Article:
This past winter, in spite of Canada's large expenditures on rearmament, which create employment, over 500 thousand were 'out of work' in this country.
During the 1930's millions wallowed in unemployment and poverty, under 'Conservative' governments, under 'Liberal' administrations, and under socialist (‘Labour') regimes. The party label meant little. The miserable conditions remained unchanged. And it was not until we began preparing for war and plunging into rearmament that employment opened up and 'prosperity' returned.
What a commentary on society that we must depend upon preparations for war and destruction in order to enjoy the material blessings and abundance put here by the Creator!
What a judgment on the political parties and policies which failed to rectify this absurd situation!
Behind the GUARANTEED ANNUAL WAGE demanded by Labour today, is what? What causes the worker's desire for a guaranteed annual wage? Behind it is an apprehension — a fear of being'laid off'and losing his income or purchasing power.
It is not guaranteed employment, but guaranteed INCOME, that the worker seeks.
A moment's thought reveals that the only legitimate reason for large numbers to be unemployed is because industry, our modern power-driven productive machine, no longer requires their services in the chores of production. But if all desired production can be produced without calling upon our full labour force, is that part of it displaced by technology to be deprived of income and purchasing power? Is the man displaced by the machine to be denied the purchasing power to buy back and consume the production of the machine? Is the machine, as it increases production, to throw those displaced into misery and insecurity? Is mounting production to mean lower, instead of higher, living standards for many?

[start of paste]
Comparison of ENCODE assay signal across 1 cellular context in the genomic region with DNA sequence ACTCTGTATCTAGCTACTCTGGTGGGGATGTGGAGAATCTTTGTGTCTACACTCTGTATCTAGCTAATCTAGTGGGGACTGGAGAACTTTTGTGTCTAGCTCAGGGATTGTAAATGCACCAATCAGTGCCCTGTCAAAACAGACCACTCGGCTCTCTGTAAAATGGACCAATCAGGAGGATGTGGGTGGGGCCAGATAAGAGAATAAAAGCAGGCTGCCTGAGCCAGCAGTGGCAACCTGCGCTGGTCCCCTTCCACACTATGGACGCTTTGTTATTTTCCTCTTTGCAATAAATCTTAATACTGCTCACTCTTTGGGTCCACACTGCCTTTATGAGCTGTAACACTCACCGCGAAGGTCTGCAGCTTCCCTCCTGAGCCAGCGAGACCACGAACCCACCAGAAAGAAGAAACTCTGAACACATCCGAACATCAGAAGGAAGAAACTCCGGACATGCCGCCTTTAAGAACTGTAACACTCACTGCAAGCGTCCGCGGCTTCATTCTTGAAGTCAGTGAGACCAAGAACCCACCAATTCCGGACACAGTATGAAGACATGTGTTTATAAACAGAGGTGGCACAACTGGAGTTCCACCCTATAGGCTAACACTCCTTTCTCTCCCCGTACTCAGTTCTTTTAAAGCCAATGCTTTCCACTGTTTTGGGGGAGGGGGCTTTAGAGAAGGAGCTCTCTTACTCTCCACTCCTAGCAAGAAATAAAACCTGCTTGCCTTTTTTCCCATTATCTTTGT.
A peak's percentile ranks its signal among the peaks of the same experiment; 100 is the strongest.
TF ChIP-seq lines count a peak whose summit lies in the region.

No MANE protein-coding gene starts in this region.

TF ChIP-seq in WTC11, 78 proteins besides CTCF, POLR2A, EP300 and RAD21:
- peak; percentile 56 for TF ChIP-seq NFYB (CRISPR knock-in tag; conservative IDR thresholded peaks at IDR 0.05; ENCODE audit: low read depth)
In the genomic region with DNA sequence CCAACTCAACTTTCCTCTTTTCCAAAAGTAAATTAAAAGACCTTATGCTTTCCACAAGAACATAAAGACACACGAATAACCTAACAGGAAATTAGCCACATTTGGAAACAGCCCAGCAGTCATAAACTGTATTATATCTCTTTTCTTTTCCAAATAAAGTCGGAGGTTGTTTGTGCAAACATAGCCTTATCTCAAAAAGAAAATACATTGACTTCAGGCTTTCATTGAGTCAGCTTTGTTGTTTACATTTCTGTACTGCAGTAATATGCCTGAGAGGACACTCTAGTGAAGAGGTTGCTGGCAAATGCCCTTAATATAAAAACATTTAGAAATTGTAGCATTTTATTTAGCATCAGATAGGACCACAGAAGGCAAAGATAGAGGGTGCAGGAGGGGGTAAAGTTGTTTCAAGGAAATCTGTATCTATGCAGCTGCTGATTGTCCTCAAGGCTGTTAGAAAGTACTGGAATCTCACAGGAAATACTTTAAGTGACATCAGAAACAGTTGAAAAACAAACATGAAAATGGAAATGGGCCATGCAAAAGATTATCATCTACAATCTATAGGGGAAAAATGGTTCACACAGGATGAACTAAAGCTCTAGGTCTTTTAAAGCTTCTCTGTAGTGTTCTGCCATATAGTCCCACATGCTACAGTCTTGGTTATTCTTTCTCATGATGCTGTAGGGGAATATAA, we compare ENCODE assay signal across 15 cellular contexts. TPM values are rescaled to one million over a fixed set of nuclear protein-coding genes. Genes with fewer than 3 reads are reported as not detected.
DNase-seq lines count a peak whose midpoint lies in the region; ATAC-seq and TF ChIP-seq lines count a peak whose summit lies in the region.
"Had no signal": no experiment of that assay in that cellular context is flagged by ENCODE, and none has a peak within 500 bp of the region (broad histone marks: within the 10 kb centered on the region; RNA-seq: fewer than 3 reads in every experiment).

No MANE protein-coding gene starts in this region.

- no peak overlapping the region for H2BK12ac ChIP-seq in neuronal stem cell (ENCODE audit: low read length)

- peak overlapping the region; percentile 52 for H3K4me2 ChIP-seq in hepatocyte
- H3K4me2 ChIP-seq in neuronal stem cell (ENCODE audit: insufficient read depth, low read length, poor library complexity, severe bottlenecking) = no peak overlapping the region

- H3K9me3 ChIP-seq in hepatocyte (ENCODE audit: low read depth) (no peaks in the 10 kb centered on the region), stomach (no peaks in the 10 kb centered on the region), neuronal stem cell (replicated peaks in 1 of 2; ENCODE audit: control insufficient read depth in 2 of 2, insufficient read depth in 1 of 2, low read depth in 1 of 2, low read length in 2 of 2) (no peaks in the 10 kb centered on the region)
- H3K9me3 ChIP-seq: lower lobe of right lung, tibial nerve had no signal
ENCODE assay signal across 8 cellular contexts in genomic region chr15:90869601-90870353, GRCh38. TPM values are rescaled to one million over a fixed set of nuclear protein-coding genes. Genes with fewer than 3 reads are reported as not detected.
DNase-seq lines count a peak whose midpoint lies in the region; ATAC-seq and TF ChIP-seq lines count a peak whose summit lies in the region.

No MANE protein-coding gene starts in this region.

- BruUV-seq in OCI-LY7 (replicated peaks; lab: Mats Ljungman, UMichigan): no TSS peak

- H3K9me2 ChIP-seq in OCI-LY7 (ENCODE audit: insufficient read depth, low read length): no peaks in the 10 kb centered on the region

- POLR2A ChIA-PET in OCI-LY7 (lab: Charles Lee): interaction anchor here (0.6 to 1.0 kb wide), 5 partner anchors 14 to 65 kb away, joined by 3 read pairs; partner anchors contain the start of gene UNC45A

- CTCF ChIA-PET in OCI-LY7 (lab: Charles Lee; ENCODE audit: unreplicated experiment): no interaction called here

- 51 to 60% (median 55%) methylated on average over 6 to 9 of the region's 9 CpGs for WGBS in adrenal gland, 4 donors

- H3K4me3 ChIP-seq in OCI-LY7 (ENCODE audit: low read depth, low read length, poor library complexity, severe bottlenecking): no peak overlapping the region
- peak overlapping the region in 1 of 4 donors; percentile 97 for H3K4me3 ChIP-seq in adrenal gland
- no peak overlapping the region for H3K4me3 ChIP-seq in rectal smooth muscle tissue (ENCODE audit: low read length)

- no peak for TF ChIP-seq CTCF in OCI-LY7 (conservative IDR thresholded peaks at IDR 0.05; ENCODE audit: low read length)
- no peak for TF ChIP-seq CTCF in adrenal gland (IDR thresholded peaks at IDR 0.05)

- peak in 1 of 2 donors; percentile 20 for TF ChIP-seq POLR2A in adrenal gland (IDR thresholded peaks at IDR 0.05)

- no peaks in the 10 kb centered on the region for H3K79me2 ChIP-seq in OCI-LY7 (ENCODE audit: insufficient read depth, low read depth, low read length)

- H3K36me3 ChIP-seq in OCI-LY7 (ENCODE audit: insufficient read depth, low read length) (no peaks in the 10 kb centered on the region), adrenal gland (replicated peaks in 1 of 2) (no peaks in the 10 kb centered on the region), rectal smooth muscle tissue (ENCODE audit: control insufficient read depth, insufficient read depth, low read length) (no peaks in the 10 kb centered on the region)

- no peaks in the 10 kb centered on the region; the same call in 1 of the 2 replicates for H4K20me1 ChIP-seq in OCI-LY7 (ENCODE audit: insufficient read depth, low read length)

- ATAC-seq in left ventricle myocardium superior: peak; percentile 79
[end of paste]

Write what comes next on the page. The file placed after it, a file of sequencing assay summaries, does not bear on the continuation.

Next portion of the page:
These are the questions the worker asks. They must be answered.
No one would deny that in Canada today we have the resources, machines and techniques to produce more than an abundant life for everyone. It is physically possible. Then surely Labour would be justified in asking for a guaranteed minimum annual INCOME or purchasing power for every individual and family — for even those whose services at the time might not be required in the chores of production.
The problem is not a production problem; it is a money problem. A shoe factory produces shoes, not dollars. General Motors manufactures cars, not money. The producer can only hire and pay for help so long as he can sell his product. To demand that he guarantee annual wages, when he has no guarantee of an annual market, is absurd. Such a demand, within the framework of our present financial system, could well bankrupt thousands of businesses and depress rather than improve living standards....
Money is manufactured by the banking system. Governments can, if they will, pursue a financial policy which will equate consumption with production and make financially possible what is physically possible. Social Credit financial proposals would accomplish just this.
Labour is justified IN THIS COUNTRY and IN THIS AGE in demanding a guaranteed minimum annual PURCHASING POWER. But preceding its realization must be reform in the financial system. Let Labour state its just demands — keeping in mind that first things come first.